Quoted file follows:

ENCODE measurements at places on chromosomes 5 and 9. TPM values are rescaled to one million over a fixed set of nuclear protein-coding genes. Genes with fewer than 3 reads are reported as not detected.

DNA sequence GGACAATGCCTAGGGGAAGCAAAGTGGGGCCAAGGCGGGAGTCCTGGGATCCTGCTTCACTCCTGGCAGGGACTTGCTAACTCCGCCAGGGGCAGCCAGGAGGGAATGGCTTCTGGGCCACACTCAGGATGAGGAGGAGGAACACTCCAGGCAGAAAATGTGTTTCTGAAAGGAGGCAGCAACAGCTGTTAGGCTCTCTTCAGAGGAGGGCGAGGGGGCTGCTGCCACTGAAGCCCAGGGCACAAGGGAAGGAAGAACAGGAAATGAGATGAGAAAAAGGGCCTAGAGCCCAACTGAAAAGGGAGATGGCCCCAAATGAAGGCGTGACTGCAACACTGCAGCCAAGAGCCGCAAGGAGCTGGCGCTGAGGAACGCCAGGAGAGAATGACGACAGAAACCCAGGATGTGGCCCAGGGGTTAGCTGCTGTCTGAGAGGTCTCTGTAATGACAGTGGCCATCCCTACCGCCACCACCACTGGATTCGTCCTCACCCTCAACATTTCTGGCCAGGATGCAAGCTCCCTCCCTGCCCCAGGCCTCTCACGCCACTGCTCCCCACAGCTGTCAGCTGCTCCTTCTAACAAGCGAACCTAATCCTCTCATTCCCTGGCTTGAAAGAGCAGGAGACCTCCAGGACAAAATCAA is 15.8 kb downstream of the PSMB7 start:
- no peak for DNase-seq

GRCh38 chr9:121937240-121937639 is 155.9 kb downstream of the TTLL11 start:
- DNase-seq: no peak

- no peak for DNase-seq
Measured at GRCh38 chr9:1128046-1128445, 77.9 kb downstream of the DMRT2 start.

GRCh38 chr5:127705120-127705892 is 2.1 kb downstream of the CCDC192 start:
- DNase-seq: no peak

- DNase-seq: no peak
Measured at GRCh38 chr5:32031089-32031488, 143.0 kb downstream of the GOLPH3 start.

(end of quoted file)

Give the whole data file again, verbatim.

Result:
ENCODE measurements at places on chromosomes 5 and 9. TPM values are rescaled to one million over a fixed set of nuclear protein-coding genes. Genes with fewer than 3 reads are reported as not detected.

DNA sequence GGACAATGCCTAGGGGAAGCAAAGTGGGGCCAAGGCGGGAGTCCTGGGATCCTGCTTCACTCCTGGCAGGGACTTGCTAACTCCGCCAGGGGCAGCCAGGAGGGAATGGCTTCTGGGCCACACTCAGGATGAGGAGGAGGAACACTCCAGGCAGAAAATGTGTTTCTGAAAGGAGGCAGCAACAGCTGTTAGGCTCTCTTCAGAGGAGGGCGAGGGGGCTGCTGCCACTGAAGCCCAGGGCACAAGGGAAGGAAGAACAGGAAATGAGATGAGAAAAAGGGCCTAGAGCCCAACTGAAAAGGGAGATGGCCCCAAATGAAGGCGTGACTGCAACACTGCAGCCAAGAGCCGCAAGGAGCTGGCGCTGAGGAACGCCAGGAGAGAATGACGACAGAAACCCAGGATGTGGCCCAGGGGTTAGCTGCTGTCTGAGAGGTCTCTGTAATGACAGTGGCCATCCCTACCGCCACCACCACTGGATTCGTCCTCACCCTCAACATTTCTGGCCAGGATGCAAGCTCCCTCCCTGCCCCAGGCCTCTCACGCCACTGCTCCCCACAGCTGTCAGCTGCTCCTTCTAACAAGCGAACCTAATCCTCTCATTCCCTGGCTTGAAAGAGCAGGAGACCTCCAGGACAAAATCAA is 15.8 kb downstream of the PSMB7 start:
- no peak for DNase-seq

GRCh38 chr9:121937240-121937639 is 155.9 kb downstream of the TTLL11 start:
- DNase-seq: no peak

- no peak for DNase-seq
Measured at GRCh38 chr9:1128046-1128445, 77.9 kb downstream of the DMRT2 start.

GRCh38 chr5:127705120-127705892 is 2.1 kb downstream of the CCDC192 start:
- DNase-seq: no peak

- DNase-seq: no peak
Measured at GRCh38 chr5:32031089-32031488, 143.0 kb downstream of the GOLPH3 start.